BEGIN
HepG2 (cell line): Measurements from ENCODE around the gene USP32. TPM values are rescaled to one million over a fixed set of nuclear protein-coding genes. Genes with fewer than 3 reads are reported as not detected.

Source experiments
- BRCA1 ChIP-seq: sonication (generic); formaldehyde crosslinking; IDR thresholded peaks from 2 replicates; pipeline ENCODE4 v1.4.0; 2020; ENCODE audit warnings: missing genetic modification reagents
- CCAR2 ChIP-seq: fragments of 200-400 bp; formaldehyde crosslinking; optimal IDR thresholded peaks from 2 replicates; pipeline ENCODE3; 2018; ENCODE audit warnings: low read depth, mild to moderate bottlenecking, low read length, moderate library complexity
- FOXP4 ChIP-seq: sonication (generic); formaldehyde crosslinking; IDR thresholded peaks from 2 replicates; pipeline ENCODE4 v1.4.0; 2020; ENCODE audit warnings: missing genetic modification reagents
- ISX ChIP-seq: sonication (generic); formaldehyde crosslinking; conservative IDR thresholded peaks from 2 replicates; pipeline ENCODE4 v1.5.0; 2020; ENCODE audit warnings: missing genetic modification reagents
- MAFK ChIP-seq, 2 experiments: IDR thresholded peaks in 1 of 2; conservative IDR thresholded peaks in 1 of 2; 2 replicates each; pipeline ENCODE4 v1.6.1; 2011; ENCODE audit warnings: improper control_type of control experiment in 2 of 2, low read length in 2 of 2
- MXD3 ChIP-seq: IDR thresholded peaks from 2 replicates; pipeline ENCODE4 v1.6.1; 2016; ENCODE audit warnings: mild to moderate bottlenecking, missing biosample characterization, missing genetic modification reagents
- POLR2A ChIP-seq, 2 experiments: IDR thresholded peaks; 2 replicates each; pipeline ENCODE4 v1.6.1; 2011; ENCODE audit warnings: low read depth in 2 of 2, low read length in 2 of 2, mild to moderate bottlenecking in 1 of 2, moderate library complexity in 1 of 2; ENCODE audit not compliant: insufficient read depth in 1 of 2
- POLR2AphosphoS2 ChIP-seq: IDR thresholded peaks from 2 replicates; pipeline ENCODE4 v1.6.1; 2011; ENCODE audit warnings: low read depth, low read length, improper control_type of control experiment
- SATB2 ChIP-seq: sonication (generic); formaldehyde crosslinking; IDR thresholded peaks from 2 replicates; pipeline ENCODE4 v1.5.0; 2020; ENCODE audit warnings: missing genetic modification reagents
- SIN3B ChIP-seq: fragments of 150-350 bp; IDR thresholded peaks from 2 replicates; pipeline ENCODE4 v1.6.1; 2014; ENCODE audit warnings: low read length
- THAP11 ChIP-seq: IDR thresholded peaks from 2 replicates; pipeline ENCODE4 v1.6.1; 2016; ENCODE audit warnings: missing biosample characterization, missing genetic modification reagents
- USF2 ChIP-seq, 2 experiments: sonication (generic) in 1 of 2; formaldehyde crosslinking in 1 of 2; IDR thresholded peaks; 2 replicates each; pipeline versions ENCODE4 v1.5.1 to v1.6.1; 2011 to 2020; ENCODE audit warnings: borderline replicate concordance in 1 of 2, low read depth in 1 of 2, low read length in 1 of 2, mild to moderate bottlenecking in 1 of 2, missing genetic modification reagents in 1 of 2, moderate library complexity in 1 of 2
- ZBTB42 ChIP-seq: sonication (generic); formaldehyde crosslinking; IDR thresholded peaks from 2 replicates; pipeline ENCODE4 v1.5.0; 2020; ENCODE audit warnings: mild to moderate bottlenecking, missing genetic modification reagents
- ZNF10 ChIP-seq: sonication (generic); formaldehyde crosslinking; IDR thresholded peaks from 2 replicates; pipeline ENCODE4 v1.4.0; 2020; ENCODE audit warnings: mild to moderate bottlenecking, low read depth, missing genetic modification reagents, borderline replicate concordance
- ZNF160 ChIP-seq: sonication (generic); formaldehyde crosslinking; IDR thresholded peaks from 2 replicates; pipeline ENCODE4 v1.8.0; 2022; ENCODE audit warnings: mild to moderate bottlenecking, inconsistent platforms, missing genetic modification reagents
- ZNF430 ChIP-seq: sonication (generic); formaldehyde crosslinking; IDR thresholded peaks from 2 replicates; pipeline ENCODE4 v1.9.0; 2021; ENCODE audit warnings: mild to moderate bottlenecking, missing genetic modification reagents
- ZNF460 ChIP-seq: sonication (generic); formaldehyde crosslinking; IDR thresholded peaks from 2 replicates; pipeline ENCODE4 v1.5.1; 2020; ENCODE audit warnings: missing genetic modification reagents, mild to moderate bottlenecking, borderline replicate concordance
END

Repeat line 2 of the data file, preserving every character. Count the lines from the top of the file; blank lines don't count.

Source experiments